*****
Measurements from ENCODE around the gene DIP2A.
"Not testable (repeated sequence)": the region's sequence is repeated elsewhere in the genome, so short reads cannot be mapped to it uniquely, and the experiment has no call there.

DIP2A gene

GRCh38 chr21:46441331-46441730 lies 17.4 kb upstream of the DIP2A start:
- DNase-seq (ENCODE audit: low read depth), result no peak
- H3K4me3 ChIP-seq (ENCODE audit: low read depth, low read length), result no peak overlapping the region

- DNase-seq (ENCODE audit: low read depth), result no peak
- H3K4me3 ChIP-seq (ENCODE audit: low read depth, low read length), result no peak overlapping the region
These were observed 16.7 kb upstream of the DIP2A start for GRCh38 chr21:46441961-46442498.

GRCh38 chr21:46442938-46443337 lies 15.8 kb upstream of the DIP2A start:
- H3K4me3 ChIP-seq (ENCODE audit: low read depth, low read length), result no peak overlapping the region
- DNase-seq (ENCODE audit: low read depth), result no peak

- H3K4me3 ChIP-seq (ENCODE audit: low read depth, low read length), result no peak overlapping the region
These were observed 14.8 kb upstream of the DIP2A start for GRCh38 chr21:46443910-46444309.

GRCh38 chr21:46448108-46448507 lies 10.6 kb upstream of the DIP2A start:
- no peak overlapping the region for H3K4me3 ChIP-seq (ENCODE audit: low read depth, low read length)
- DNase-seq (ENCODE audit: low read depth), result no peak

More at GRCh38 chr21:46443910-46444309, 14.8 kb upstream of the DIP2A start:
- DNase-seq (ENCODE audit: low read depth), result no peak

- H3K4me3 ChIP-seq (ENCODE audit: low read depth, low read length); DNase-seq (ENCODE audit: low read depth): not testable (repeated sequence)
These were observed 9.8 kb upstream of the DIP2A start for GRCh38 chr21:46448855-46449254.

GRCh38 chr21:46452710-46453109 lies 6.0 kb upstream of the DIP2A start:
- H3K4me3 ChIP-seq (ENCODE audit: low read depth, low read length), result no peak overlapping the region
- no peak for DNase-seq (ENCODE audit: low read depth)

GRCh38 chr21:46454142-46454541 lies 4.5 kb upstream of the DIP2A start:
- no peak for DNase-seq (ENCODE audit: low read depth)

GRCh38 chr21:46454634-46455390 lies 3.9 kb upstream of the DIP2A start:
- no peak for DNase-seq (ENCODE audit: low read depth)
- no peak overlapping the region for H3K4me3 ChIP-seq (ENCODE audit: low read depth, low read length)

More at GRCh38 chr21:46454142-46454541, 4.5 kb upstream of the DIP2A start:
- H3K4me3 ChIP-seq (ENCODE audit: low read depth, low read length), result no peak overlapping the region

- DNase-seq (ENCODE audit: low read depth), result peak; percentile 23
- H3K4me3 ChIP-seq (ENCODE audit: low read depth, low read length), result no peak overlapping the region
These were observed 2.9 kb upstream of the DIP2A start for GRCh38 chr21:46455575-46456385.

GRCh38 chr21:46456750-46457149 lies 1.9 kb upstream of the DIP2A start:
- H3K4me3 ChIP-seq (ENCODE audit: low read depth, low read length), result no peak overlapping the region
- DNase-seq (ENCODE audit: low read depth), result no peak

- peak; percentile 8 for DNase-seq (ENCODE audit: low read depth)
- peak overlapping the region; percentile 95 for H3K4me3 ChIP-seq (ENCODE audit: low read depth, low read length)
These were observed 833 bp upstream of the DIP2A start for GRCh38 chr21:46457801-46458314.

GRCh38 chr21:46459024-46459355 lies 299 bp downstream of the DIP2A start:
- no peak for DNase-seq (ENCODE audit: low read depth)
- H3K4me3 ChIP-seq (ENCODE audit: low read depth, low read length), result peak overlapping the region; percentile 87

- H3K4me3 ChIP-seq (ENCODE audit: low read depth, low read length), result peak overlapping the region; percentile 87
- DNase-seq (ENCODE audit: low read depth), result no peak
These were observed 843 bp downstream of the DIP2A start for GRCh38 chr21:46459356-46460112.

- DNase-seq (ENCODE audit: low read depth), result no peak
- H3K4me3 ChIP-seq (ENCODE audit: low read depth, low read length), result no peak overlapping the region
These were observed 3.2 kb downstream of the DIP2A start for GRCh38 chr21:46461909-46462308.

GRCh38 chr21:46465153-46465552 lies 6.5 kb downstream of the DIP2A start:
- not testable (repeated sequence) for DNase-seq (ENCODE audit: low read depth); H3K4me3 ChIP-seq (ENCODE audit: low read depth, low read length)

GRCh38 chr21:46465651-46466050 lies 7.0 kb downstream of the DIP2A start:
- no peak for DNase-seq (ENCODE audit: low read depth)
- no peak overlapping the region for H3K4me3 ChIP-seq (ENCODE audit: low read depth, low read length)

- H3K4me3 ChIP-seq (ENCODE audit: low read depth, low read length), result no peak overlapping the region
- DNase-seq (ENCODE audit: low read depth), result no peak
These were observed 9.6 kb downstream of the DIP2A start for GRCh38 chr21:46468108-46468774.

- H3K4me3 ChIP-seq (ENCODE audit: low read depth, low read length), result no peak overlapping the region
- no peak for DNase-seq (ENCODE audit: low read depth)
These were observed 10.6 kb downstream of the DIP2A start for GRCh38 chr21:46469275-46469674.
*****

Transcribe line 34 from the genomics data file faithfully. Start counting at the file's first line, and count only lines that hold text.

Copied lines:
These were observed 2.9 kb upstream of the DIP2A start for GRCh38 chr21:46455575-46456385.